The Wondrous Victoria Falls

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One of the things I really wanted to see on my recent trip to Africa was Victoria Falls. Now you might think that would be fairly easy to accomplish. Just organise your itinerary around a visit to the waterfalls. However, on so many trips I’ve never actually reached several of the places I wanted to visit. Usually because I get distracted by new, amazing sights I hear about on the way and I run out of time.

Fortunately I was travelling at the time with two girls I’d met in Windhoek and they also desperately wanted to see Victoria Falls. So we looked at how many days we all had available and decided on the best day to visit. Kasane, just inside the Botswana border, seemed like the best place to reach it from. The only question was which side would be better – Zambia or Zimbabwe?

Which side is better

From a little research it looked like Zambia has the better activities (such as microlight flights and the amazing Devil’s Pool), but from Zimbabwe we would have a better view of the actual falls.

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The first part of the falls, the powerful water creating a pretty rainbow

How to get there

We also had to look at how to get there. The cost of taking our rental car over the border for what would be a few hours was too expensive. If you’re going to be staying for a few days, or even travelling further into Zimbabwe, then I recommend paying the cost. But for less than half a day we decided to investigate shuttle options.

There are several ways to get to the falls, depending on how creative you want to get. We even checked out the possibility of driving to the border and taking a taxi to the falls before returning later in the day. However, the taxis sounded remote at the border and we didn’t want to be losing time. So in the end we tried to find a company in Kasane who could take us. Fortunately the cheapest agency were based in a car park just outside our accommodation at Chobe Safari Lodge. At just 350 Botswana Pula (around £25) for an outward and return journey, it seemed like a deal too good to turn down. All we had to pay now was the visa and park entry.

Entry Visa

I was lucky that I’d thought to bring plenty of dollars to Africa with me. Although this was the only visa I paid for it was worth it, even though I had to pay more than my friends as a UK citizen to enter Zimbabwe. Whilst Céline and Louise (from Belgium and France respectively) were only charged $35 I had to pay $55! Also, be wary that at the border the officials don’t seem to have any change. Convenient.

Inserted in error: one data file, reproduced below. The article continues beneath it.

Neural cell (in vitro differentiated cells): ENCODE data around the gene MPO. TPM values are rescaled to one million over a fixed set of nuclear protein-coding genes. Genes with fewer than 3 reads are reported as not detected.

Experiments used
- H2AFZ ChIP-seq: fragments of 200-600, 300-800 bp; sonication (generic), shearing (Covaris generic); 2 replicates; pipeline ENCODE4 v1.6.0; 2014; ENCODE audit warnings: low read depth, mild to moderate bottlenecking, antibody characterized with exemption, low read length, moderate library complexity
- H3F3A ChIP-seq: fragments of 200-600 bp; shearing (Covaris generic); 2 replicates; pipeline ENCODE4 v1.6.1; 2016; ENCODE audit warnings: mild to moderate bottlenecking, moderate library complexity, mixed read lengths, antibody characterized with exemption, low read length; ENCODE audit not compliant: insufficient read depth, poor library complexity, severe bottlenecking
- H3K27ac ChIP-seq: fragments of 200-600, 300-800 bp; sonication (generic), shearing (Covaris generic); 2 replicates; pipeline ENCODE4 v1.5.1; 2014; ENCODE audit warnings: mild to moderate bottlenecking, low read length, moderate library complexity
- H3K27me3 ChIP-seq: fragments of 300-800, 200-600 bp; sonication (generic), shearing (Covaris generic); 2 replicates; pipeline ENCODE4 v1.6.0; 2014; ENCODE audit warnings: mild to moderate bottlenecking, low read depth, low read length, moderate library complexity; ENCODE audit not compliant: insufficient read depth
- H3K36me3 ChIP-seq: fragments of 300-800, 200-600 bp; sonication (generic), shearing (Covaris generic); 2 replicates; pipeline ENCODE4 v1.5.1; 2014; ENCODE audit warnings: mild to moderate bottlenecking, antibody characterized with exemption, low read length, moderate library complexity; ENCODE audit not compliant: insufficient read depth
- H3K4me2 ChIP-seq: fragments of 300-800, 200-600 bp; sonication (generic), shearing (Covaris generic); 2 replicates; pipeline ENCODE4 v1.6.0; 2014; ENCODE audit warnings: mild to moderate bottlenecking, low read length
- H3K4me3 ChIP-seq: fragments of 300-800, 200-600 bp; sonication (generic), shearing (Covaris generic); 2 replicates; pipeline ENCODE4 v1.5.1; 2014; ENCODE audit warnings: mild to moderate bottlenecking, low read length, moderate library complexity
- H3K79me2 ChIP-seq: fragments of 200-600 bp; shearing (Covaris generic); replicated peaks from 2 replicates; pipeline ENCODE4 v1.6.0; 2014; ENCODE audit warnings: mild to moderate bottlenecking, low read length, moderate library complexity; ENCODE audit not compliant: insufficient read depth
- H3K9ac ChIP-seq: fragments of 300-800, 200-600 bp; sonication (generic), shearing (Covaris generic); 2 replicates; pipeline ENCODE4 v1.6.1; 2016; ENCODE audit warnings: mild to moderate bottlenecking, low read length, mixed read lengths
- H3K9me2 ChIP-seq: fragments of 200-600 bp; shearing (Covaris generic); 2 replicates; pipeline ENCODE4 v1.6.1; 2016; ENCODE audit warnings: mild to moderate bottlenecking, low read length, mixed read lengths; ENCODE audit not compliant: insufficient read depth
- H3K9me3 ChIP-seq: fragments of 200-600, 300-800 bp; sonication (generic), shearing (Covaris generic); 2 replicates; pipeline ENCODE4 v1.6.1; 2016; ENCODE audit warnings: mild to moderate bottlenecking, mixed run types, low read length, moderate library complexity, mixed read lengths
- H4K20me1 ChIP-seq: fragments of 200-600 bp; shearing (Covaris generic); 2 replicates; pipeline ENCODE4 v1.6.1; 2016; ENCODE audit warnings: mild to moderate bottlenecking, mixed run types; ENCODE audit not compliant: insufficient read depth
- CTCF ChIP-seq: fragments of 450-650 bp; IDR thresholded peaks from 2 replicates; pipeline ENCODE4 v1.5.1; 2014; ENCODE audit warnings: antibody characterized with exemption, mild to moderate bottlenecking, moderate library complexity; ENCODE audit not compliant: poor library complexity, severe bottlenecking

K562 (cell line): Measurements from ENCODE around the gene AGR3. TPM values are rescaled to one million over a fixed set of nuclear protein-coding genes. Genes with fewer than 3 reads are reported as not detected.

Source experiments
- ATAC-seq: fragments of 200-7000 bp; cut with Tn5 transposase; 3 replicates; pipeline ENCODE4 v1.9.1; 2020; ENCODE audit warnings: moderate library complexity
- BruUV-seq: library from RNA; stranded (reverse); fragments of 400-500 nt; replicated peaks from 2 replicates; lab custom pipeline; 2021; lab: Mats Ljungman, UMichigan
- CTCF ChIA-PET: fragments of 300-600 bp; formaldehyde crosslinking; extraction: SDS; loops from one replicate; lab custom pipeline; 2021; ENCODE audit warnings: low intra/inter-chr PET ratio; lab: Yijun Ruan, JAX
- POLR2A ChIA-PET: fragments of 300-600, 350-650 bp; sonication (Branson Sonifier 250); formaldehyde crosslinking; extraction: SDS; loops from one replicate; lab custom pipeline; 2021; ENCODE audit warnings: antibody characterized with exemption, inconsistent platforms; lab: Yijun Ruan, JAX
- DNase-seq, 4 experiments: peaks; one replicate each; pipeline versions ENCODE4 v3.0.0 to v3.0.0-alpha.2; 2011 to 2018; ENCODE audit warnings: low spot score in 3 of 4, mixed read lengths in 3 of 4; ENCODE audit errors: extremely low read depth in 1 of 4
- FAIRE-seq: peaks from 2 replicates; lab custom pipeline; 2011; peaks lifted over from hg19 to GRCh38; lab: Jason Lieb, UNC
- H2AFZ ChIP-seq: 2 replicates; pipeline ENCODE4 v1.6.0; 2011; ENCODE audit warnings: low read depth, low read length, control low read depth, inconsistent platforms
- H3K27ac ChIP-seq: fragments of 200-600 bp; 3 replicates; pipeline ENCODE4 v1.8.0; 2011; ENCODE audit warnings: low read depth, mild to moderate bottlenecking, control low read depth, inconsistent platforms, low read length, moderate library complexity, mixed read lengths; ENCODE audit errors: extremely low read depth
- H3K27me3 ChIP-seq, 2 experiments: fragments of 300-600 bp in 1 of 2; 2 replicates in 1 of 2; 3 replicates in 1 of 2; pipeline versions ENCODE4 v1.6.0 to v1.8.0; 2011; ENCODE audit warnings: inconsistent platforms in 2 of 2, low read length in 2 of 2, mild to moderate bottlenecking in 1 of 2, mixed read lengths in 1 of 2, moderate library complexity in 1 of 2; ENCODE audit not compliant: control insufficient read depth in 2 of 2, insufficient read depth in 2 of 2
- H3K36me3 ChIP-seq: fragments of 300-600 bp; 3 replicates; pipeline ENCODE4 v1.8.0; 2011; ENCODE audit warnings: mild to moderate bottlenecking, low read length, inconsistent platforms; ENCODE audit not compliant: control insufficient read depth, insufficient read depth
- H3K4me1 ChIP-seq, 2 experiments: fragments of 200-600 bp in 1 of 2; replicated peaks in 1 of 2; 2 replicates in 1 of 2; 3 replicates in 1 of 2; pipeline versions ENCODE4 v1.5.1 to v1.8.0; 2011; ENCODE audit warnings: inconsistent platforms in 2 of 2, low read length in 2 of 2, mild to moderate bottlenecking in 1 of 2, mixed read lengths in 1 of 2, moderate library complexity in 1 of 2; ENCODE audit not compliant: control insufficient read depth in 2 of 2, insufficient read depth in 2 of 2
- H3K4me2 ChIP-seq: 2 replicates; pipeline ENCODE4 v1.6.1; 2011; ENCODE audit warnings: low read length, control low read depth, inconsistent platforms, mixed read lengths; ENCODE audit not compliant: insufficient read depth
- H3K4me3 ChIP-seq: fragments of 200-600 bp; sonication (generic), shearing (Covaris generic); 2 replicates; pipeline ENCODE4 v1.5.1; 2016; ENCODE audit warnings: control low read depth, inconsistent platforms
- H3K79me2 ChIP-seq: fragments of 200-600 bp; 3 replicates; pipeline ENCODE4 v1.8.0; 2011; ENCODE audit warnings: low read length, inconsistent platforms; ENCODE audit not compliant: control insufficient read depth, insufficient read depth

Once in Zimbabwe it was just an hour or so drive to the falls. We were all very excited to see one of the Seven Natural Wonders of the World (which is not as clear a list as I thought it would be). It was something we all “definitely” wanted to see, and we weren’t disappointed. I’d already seen Iguassu Falls in South America and this was equally incredible.

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The spray was a little less intense than at other times of the year but the view was no less spectacular

When to visit

At the time of year we visited (October) there wasn’t as much water as between February and May. But there was less spray meaning we could actually see more of the spectacular scenery. We still got a little wet, at one point in particular it felt like it was raining, which was gratefully accepted on such a hot day. We also found a sprinkler in a park and spent some time dousing ourselves in that. To many strange looks from the other tourists.

We walked all the way along the path facing the falls until we reached the Zambian border and had to turn back. It is possible to enter both countries and see it from both sides, but that means paying for both visas as well as the return one back into Zimbabwe. If you can only enter one side of Victoria Falls I’d suggest Zimbabwe for the view, although the Devil’s Pool does look incredible! There is actually a bungee jump from the bridge between the two countries. Imagine doing a jump at a border.

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The bridge between Zambia and Zimbabwe

On the way back we saw many visiting schoolchildren from various parts of the country. One teacher told us he had been on this trip four times and it never disappoints. Along the path we passed one long line of children all wanting high fives as we went by them.

How long to spend there

We had to wait a few hours for our lift back after overestimating when we’d want to return. In general, four hours is a long enough time to spend there and see everything. The falls are a stunning sight and how often can you say you’ve visited one of the Seven Wonders of the World?

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The biggest waterfall in the world

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